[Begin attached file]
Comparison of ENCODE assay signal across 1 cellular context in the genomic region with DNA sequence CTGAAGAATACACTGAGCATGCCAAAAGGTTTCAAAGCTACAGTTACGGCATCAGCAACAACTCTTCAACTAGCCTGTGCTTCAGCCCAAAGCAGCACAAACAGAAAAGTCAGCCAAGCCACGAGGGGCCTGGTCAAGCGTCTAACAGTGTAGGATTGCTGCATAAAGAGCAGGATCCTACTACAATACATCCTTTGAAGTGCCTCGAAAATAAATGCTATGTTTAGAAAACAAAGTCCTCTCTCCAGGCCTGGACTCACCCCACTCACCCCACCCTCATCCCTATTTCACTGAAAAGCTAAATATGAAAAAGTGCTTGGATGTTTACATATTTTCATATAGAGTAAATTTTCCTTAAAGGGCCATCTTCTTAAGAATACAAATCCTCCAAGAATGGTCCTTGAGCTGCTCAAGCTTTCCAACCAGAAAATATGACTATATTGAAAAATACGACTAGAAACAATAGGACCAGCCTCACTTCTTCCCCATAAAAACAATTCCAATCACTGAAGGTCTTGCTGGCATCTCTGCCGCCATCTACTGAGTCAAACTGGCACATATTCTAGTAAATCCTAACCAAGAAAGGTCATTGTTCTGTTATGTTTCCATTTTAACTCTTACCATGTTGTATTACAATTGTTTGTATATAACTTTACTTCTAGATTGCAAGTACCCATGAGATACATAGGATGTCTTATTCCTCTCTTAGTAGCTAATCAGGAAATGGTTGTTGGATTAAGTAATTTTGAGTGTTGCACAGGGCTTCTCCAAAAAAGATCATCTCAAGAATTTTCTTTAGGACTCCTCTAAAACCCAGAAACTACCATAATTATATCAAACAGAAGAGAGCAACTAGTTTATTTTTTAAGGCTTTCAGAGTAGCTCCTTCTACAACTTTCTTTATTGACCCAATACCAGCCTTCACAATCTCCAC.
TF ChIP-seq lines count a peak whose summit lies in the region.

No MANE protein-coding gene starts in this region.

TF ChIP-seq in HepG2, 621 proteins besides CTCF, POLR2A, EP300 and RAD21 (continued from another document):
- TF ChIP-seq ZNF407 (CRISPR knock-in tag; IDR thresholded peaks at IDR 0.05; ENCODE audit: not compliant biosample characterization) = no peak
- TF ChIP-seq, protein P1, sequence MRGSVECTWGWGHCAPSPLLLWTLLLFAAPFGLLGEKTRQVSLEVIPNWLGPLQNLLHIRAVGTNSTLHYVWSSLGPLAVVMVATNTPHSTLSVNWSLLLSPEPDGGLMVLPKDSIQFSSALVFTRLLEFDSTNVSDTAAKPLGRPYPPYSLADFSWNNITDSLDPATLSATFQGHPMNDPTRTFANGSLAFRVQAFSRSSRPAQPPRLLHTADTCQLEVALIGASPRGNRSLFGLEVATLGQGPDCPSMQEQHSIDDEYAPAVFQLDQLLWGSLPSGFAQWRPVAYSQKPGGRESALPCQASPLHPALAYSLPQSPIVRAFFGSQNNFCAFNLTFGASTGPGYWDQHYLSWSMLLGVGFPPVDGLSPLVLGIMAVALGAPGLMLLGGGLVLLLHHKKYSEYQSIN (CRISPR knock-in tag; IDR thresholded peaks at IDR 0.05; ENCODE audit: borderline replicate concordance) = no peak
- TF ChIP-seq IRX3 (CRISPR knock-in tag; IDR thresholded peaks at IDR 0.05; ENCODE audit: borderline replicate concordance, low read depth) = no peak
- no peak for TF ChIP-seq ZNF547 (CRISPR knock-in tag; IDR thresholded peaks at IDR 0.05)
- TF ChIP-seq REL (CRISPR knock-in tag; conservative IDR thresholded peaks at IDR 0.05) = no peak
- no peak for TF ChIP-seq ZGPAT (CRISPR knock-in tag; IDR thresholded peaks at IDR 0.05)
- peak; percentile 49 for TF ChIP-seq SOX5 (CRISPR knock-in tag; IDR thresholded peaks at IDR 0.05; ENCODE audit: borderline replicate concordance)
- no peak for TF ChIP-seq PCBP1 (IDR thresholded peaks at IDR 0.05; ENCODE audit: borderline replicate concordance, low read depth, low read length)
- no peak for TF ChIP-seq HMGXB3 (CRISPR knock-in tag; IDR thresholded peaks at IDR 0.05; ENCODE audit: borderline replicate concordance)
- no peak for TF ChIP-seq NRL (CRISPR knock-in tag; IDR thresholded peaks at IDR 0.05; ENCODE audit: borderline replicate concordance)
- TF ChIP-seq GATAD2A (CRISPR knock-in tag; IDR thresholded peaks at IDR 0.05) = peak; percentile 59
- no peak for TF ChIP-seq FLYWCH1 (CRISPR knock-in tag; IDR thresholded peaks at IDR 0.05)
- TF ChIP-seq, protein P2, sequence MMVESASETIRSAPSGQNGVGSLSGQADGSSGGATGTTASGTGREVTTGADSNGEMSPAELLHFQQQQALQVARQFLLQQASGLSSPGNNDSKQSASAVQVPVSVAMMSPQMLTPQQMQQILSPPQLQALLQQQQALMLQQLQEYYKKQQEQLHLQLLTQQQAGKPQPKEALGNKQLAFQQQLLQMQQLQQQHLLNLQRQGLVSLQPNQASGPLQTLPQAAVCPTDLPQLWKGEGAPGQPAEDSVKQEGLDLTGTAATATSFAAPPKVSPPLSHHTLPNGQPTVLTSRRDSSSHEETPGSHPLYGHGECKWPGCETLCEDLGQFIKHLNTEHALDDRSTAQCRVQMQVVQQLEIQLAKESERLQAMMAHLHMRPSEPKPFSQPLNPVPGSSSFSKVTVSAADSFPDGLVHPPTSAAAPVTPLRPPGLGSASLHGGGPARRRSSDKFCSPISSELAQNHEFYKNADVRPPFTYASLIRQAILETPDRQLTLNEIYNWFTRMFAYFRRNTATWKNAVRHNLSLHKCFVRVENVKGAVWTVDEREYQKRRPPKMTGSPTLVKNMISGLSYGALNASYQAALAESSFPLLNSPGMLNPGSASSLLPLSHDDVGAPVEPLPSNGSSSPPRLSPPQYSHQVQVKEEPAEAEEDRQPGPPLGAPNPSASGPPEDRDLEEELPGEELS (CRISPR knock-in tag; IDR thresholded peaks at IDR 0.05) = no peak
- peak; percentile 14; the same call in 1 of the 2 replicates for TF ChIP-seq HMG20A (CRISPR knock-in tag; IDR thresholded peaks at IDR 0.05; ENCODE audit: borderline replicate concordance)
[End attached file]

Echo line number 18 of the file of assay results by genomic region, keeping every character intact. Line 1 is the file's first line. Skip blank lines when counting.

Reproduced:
- peak; percentile 14; the same call in 1 of the 2 replicates for TF ChIP-seq HMG20A (CRISPR knock-in tag; IDR thresholded peaks at IDR 0.05; ENCODE audit: borderline replicate concordance)